An Introduction to Autistic Inertia

Often feel like you are frozen instead of being able to start or finish a task? You might be struggling with Autistic Inertia.

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Nov 9, 2022

Tiimo member

November 9, 2022
Lydia Wilkins
Guest writer

When it comes to the word inertia, it’s one of those words that can sometimes be banded around for no real reason, or even incorrectly - the same as how buzzwords can be created. (Think about it - we are all probably aware of how the term narcissist is used on social media, for example!) When you Google it, there are two different definitions. Originating from Latin and English, Inertia means that there is a ‘tendency to do nothing or to remain unchanged’. The other definition is related to physics - that there is ‘resistance to change in some other physical property’. When it comes to Autism and all things Neurodiversity however, inertia takes on a whole other meaning - just like when it comes to Autistic Burnout vs… well, Burnout. How does Autistic inertia impact productivity, and how can we tackle this head on to deal with it at its root?

What is Autistic Inertia?

Like Autistic Burnout, Autistic inertia has only really recently gained traction as a more mainstream type term - but is not necessarily recognised everywhere. In a post by @theautisticlife on Instagram, Autistic Inertia is “… described as a difficulty in starting and stopping an activity or changing course.” The post then later adds that “it often feels like we are frozen or in perpetual motion and can’t make ourselves act as we intend to…” The post further details what this may look like - such as difficulty with task planning, making transitions, as well as regulation of attention. If you look at other Inertia related resources, a lot of the same themes will keep coming back up. Trusty Reddit has a whole thread about this! Several users describe staring into space, for example. Another thread - from Quora, although confusing inertia with hyper-fixation, indicates that inertia can come from stress, overload, and/or exhaustion - and that there is some debate as to whether this is also connected to executive functioning. Executive functioning is “…Skills [that] are the mental processes that enable us to plan, focus attention, remember instructions, and juggle multiple tasks successfully”. Executive dysfunction, as in a disruption to managing or executing these processes, often affects neurodivergent people, and for example, there is similarity between autistic inertia and task paralysis which is also experienced by ADHDers.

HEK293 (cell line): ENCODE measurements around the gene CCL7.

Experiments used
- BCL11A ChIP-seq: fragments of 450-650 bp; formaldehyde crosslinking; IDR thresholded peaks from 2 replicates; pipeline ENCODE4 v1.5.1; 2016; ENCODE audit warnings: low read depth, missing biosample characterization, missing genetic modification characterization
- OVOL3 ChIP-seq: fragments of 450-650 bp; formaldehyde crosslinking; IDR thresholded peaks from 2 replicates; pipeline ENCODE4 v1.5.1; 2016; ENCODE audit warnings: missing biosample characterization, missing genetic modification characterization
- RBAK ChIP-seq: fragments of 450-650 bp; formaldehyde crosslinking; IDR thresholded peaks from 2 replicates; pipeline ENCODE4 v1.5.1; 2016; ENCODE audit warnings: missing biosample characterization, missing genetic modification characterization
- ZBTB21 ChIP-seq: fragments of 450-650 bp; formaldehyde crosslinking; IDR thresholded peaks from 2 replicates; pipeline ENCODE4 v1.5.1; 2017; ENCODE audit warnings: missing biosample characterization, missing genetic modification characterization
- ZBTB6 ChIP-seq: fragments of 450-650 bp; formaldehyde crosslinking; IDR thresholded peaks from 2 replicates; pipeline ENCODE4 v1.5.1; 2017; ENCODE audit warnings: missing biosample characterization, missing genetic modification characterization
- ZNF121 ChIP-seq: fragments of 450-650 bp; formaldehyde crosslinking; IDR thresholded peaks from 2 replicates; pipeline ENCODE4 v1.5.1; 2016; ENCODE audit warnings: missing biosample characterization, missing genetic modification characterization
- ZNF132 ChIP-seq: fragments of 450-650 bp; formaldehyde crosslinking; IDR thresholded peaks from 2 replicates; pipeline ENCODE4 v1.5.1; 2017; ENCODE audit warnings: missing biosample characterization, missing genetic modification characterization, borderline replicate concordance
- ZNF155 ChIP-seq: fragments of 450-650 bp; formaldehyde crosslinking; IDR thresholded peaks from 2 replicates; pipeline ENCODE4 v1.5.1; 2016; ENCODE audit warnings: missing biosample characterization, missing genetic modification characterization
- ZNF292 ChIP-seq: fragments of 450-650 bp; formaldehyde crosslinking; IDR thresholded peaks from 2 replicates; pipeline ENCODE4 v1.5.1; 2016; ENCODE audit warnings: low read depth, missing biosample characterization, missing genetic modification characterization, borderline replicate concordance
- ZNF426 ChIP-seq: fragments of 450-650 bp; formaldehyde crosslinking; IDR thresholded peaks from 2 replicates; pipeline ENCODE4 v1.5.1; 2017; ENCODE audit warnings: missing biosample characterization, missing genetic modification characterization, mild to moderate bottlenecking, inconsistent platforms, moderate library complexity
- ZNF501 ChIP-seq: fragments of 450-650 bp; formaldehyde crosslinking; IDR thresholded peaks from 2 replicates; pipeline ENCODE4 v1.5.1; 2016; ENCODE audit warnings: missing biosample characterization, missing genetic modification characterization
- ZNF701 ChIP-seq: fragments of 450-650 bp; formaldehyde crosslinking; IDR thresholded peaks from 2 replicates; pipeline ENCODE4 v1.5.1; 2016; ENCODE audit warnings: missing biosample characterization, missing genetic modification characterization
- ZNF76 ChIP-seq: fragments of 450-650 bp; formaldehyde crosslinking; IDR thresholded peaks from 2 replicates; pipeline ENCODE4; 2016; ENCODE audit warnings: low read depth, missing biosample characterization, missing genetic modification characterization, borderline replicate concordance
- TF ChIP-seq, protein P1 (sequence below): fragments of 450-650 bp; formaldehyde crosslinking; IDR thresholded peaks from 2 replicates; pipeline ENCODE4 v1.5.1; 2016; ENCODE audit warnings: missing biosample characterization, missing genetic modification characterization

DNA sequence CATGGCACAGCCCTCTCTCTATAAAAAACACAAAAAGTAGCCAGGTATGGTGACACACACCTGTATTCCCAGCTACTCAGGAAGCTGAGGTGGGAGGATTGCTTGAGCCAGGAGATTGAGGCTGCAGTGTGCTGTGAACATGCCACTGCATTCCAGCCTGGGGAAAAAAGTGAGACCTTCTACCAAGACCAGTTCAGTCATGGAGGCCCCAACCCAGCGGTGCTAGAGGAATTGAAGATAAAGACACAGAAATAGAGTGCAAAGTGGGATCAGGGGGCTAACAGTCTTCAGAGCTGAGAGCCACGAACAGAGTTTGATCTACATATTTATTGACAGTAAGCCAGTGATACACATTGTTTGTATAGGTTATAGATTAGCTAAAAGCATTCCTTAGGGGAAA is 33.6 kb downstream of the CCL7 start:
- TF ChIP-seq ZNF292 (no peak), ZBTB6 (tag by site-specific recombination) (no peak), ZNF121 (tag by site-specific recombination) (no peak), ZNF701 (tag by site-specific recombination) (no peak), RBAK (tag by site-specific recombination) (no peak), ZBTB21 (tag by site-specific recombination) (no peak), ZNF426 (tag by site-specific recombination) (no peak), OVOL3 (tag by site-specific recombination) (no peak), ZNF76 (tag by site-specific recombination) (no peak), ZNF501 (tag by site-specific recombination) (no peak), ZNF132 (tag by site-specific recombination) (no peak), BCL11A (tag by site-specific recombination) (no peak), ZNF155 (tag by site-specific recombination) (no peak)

Notes on Burnout

There is some debate as to whether Autistic Inertia is connected to burnout - so, with that caveat in mind, we felt it was important to explain as well what this meant also. According to the World Health Organisation (WHO), Burnout is an “occupational phenomenon” - and is not classified as a medical condition. This results from chronic workplace stress that has not been successfully managed, characterised by 3 facets - feeling depleted/exhausted, negative feelings towards the job, and reduced efficacy. It is important to note that this is different from Autistic Burnout - which is essentially where an Autistic person has had to mask and to compensate for so long that there is not enough time to allow for self regulation and reset. This obviously also has an impact on work and productivity but as Autistic burnout is so severe, all consuming and takes such a long time to recover from, Autistic inertia is not relevant to this in comparison.